Profiles in Heart Disease: Drew Carey

What factors led to the comic's 2001 operation?

Drew Carey
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Comedic heavyweight Drew Carey has provided fans with plenty of laughter over the years, but the funnyman's brush with heart disease was no laughing matter. In August of 2001, one day after experiencing chest pain and tingling in his arms and shoulders, Carey felt the same pain return while on the Warner Brothers set of his television show, "The Drew Carey Show." Paramedics arrived at the then 240-pound star's trailer and rushed him to St.

Joseph's Medical Center in Burbank, Calif.

A Heart Attack Waiting to Happen

What Carey experienced was not a heart attack. Instead, the pain was caused by one of his arteries that was about 95 percent blocked. According to Dr. Daniel Eisenberg, a cardiac specialist who treated Carey, "Drew was clearly a heart attack waiting to happen."

Carey often made jokes about his obesity, lack of exercise and fat-laden diet, all of which contributed to his heart condition.

"He is clearly the average American in terms of his risk," Dr. Eisenberg said. Carey's family also has a history of heart disease. His father died from a heart attack in his forties.

In cases such as Carey's, where severe chest pain is caused by a lack of oxygen to the heart, an angioplasty is considered the treatment of choice. Angioplasty involves the use of a small surgical balloon to widen the blocked artery. A stent - a tiny, tube-like mesh - is then inserted into the artery to keep it from closing up again following the angioplasty.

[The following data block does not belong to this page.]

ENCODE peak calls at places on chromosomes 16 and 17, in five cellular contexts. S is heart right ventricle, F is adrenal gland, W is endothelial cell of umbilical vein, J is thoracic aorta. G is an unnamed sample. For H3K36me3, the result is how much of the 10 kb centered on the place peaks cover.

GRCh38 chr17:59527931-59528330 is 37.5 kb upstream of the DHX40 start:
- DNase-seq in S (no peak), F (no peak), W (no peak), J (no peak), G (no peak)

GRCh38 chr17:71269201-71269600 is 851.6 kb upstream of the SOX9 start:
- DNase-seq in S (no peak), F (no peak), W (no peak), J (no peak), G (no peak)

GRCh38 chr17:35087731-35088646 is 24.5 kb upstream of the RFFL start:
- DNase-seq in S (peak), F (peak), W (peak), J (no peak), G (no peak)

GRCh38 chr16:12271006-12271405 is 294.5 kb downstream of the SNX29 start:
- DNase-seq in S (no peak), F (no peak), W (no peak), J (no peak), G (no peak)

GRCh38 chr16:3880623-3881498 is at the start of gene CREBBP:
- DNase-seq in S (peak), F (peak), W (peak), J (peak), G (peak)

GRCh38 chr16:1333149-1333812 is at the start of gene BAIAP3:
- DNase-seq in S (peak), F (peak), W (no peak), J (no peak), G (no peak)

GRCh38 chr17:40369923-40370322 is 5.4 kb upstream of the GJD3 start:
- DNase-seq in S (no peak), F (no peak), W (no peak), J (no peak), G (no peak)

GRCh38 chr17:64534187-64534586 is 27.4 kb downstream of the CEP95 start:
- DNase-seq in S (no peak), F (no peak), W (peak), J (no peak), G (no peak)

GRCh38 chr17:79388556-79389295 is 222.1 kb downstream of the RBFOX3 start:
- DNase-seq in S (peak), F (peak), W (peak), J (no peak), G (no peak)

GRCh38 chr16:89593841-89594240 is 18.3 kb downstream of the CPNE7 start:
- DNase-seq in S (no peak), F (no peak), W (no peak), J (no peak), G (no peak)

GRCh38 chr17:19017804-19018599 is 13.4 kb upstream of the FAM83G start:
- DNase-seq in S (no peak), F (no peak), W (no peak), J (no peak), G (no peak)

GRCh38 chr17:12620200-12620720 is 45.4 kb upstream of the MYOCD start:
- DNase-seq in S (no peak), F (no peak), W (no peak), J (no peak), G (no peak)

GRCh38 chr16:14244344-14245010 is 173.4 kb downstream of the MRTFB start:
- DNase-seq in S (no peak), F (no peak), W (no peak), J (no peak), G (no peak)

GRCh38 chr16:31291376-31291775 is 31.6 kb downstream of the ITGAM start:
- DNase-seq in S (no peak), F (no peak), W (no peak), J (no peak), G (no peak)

For some patients, medication that lowers cholesterol levels may also be used.

Carey's Operation

Fortunately Carey's operation was a success, and the comic was able to return to work a week later. This isn't an uncommon outcome amongst heart disease patients. Dick Cheney, who had a similar operation in March of 2001, resumed his vice presidential duties the next day.

Following the surgery, Carey amended his lifestyle. He began exercising regularly and  completely overhauled his diet, eating low-fat foods, such as brown rice and vegetables, and switching out sugary drinks for water.

"I could still eat a cheeseburger if I wanted to," Carey said. "I just can't have them every day."

Continued Weight Loss

Carey dropped 40 pounds after his surgery, but he continued to struggle with weight. "The Price Is Right" host decided enough was enough in January of 2010 when he tipped the scales at 262 pounds. Between January and July of that year, Carey dropped a whopping 80 pounds and was able to go off of his type 2 diabetes medication. Since then, Carey's been able to keep the weight off, resulting in a true transformation.


"Drew Carey." The Internet Movie Database. 2008. 22 Dec. 2008

"Drew Carey: A New Lifestyle." 14 Nov. 2001. ABC News. 22 Dec 2008

"Drew Carey puts angioplasty in the headlines." 14 Aug. 2001. USA Today. 22 Dec. 2008

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